It is widely assumed that waterfowl management activities benefit a variety of wetland dependent birds, but few studies have empirically evaluated those benefits or tradeoffs among multi-species management strategies. In particular, marsh birds are an understudied guild of migratory birds of conservation concern that can be valuable indicators of wetland health and may benefit from wetland management for waterfowl. We assessed marsh bird abundance of wetlands across Illinois to better understand how natural wetland characteristics, impoundment management for waterfowl, and surrounding landscape characteristics influence marsh bird abundance of wetlands. During late spring and early summer 2015–2017, we conducted call-back surveys to assess marsh bird abundance of wetlands with respect to wetland characteristics and management throughout Illinois. We surveyed marsh birds three times annually at focal sites (i.e., passive or active management for waterfowl), random sites (i.e., emergent, pond, or lake polygons from the National Wetland Inventory), and Critical Trends Assessment Program (CTAP) sites (i.e., wetlands from the Illinois Natural History Survey’s CTAP). Marsh bird abundance was positively correlated with percent area cover inundation, greatest at 100% area inundated (abundance = 15.0, SE = 0.52), and lowest at 0% inundated (abundance = 0.99, SE= 0.11) following a logistic curve. Detection probability decreased with ordinal date, for every week delay in marsh bird survey detection declined 10.7% (SE=0.2) at 50 meters. Our results suggest that inundation is related to marsh bird abundance and managers increasing marsh bird abundance on the landscape should hold water at levels suitable for marsh bird nesting creating habitat that provides both nest security and food for foraging.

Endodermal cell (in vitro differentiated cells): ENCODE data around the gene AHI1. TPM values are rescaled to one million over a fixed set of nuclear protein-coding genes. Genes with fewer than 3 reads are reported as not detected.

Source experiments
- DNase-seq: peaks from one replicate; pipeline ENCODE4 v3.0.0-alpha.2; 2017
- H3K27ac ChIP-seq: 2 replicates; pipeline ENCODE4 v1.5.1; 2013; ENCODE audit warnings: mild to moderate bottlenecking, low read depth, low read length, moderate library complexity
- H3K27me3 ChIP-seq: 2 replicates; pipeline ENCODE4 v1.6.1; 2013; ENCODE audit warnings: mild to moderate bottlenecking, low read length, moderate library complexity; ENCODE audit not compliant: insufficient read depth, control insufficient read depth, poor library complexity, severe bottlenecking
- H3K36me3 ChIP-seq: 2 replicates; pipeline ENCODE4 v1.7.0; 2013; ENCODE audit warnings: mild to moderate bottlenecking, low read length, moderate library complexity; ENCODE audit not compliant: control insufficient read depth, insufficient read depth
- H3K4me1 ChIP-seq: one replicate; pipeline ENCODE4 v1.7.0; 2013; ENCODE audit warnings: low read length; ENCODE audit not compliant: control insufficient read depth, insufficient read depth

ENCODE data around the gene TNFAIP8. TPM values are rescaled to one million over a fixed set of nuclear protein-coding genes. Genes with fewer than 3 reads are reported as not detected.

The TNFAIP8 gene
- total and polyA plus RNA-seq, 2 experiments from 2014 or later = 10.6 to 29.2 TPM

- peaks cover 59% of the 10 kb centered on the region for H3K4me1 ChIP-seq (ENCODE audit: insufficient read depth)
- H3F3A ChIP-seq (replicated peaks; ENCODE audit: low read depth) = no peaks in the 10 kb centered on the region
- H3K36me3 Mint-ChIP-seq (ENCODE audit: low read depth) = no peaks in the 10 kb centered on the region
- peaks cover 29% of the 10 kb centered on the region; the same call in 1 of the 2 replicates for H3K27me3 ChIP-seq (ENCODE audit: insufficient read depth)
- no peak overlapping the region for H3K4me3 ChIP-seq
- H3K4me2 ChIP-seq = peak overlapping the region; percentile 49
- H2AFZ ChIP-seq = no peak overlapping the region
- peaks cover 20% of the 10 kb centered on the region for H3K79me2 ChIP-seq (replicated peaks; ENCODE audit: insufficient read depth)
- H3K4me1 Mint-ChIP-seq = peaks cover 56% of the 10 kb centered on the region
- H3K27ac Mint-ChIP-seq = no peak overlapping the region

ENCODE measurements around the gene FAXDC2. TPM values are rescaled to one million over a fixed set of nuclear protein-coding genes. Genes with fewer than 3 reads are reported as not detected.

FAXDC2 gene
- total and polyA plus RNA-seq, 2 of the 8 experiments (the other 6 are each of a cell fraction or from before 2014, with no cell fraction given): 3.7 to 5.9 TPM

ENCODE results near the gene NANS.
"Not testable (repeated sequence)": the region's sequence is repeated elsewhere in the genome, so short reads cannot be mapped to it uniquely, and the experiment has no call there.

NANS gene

|Original language||English (US)|
|Title of host publication||Midwest Fish and Wildlife Conference 2019|
|State||Published - 2019|